I have always struggled with advanced planning. Early in my youth ministry career as a volunteer I hated the perpetual roll-over of content and curriculum. If you’re averaging 4-6 weeks in a series, the moment you begin you’re already looking for the next thing. Especially if you don’t have any idea what you’re doing next. It was a torturous cycle: find something at the zero hour before a Wednesday night; Thursday morning begin looking for the next thing–4-6 weeks later, find something at the zero hour.
At the opposite end of the spectrum several years later, I’m writing nearly everything our group does in any given meeting time. My school-year sessions are planned from September through May. The first time I hit the ground in fall with a session outline through the end of the school year, I felt like a wizard. But after a few years of that “success,” I discovered an unsettling truth–the kids hated the year-long series. A school year is an absolute eternity to them. Multiple relationships live and die in that span. It’s just too long. From a practical planning standpoint, I’d also become aware of attendance fluctuations from fall to spring that indicated that a third of the people that had begun a year-long series were missing huge chunks of it when spring sports kicked in. And visitors are obviously always welcome, but who really wants to try to jump into a series that you’ve clearly missed the first 12 weeks of? Nobody.
That argument and other details of my specific ministry had me at a point that I hadn’t seen in years this August: two weeks out from a return to school, I had no idea what our content would be for our program nights in September. Or October. And so on. I’ve been doing this too long to face this stupid climb again. In a ministry setting where I really can do ANYTHING, I couldn’t think of anything. In the past 24 hours I’ve saved this year; we’re taking a character word list generated at our last quarter’s parent meeting and spinning it into monthly themes for the school year. So while I still don’t knowexactly what we’re doing in September, I know it’s going to be about RESPECT. And October is going to be about COMMITMENT.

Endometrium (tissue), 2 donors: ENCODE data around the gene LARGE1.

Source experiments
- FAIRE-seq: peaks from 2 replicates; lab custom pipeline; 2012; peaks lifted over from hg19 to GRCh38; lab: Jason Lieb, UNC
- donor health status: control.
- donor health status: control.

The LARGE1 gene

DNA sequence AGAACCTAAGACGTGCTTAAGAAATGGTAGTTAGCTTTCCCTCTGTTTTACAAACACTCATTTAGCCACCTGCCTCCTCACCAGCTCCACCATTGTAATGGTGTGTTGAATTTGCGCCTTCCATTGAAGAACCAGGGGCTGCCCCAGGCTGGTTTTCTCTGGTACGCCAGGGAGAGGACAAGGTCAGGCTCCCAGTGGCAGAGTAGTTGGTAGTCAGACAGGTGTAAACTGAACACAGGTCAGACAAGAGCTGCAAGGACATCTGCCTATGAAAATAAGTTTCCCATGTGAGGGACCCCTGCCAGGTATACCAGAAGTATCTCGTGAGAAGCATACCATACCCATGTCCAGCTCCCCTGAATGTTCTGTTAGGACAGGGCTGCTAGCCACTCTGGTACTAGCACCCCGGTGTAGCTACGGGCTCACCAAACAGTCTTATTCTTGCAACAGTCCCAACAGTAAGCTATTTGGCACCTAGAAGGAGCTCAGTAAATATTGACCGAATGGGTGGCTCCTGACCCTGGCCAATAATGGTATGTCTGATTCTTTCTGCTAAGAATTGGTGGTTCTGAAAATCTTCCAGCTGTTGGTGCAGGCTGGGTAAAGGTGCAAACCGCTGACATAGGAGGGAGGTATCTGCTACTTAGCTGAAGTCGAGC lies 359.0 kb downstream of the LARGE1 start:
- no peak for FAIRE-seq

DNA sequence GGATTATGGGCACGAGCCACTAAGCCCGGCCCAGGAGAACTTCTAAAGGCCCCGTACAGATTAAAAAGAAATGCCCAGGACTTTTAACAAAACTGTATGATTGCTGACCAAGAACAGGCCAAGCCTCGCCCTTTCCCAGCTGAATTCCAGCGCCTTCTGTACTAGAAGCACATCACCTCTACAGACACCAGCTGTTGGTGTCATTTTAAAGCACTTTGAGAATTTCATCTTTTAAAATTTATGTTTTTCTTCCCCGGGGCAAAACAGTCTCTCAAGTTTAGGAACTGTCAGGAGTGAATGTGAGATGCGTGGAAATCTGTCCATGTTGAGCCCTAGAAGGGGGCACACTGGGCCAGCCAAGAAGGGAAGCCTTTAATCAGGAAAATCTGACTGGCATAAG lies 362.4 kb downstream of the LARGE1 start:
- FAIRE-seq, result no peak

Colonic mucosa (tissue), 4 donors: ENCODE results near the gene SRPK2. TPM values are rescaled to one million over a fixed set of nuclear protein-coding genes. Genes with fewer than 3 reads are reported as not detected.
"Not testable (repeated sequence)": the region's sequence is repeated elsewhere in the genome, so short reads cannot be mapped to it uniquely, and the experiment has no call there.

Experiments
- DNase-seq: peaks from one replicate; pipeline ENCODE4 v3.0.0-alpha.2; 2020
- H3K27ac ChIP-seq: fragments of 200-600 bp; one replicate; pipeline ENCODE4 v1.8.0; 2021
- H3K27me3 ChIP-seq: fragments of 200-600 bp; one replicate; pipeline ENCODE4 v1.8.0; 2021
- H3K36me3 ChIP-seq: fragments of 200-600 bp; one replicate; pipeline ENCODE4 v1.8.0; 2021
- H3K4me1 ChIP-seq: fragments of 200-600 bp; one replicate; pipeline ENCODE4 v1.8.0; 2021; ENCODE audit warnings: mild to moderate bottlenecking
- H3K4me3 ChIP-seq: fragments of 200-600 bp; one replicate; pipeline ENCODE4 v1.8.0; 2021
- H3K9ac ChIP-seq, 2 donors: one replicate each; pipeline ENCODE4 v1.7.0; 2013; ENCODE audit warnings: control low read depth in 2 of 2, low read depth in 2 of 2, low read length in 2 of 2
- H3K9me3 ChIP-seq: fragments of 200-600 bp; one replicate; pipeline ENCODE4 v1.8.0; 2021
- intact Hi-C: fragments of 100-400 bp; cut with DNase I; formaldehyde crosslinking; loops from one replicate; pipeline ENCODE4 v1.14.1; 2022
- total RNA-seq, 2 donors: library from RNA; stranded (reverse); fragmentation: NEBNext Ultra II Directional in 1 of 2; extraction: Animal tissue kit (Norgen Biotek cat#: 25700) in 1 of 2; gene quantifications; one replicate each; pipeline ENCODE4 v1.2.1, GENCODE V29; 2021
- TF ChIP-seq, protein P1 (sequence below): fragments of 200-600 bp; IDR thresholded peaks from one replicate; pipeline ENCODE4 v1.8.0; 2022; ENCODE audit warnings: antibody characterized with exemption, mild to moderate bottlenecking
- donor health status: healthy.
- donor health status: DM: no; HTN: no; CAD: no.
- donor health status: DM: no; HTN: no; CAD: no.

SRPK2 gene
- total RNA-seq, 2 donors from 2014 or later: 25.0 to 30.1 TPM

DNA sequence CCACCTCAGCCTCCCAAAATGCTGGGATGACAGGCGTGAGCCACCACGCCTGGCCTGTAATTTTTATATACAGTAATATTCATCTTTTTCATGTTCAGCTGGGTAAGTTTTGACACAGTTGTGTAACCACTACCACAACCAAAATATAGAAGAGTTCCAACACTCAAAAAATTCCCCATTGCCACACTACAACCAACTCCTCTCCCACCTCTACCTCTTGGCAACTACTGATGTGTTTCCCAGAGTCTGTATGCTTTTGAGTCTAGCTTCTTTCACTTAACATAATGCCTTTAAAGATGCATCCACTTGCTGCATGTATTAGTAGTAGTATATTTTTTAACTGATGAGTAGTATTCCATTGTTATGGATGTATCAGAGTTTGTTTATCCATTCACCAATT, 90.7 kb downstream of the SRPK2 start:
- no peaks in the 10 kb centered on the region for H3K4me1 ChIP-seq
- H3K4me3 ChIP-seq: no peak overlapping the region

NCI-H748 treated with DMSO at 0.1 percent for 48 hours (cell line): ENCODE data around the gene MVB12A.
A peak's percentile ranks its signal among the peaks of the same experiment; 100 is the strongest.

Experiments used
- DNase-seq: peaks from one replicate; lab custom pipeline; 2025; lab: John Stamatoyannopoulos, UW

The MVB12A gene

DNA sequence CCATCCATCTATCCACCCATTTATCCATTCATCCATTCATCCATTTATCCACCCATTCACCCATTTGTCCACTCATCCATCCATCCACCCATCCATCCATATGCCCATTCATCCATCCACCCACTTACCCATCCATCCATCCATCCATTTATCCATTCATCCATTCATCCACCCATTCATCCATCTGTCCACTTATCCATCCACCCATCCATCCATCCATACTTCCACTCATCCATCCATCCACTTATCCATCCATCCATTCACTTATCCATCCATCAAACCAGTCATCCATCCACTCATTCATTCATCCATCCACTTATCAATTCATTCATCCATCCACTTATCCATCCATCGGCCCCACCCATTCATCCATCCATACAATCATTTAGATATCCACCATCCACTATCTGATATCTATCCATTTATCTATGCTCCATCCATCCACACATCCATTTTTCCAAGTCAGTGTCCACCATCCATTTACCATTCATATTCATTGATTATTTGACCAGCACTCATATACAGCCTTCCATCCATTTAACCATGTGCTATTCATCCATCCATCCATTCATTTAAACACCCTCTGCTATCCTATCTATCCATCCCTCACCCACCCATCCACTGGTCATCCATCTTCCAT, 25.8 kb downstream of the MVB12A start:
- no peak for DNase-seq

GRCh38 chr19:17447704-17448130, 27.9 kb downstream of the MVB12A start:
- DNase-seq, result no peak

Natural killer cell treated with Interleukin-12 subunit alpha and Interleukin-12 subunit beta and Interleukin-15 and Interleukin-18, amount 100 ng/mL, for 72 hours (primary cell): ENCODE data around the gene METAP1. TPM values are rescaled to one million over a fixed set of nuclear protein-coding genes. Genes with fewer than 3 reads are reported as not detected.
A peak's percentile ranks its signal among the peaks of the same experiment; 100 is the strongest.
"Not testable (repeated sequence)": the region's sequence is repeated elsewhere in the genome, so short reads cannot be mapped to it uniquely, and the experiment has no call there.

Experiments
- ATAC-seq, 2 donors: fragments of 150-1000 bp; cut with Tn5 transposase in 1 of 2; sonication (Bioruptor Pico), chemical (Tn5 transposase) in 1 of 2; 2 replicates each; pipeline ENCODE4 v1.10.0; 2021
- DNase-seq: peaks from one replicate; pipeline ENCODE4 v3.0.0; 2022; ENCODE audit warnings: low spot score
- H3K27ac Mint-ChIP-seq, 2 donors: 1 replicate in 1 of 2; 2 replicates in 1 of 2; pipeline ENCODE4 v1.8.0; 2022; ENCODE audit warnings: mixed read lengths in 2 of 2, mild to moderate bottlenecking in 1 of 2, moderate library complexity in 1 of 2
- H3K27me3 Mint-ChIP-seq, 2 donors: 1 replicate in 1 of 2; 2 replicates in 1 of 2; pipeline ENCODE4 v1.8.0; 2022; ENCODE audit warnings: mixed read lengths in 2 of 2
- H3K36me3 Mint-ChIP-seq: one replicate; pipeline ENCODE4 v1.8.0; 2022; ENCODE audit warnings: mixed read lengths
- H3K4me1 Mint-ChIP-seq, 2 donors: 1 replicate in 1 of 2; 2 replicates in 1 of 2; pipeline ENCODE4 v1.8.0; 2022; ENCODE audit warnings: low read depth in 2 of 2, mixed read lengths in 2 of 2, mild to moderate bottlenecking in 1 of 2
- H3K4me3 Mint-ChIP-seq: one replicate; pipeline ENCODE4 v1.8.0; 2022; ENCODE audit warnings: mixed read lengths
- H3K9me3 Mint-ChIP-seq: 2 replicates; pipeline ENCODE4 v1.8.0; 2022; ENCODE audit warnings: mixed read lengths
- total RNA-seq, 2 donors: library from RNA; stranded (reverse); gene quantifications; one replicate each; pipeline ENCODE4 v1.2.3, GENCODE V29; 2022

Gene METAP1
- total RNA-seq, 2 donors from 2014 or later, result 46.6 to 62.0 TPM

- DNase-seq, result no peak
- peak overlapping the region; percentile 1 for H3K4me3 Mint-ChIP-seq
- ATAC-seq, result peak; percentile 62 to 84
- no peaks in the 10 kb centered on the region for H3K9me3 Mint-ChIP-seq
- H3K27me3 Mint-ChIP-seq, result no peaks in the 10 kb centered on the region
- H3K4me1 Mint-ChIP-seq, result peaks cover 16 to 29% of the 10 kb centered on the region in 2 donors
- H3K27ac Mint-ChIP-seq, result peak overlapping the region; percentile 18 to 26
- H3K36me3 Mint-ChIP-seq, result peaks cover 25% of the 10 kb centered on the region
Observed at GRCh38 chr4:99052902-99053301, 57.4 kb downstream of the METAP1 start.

I realized too late that I’d been living out what I’ll call a classic mistake so that it doesn’t sound like it’s just my mistake: I was doing it all by myself. I’d made it my ministry.
Fortunately, and without any action from me, my parents saved the day. A group of them came to me (this will sound like a bunch of lies, but it’s true) and said that they felt like they’d left me high and dry when it came to executing good ministry. They had some (legitimate) frustrations, but instead of throwing me under the bus (which they could have on a couple) they came saying, “What can we do to make this happen? What can we take off of your plate?” I know! Weird, right? That team is redefining itself around each member having a specific role and voice in our ministry. It’s a Festivus miracle.
By next fall, I anticipate our parent team co-laboring with our youth leadership team to determine content for the year. Barring a similar magical uprising in your ministry, how do you go about determining content for your programs? Who decides the how long/what/why of what your group experiences on a week-to-week basis?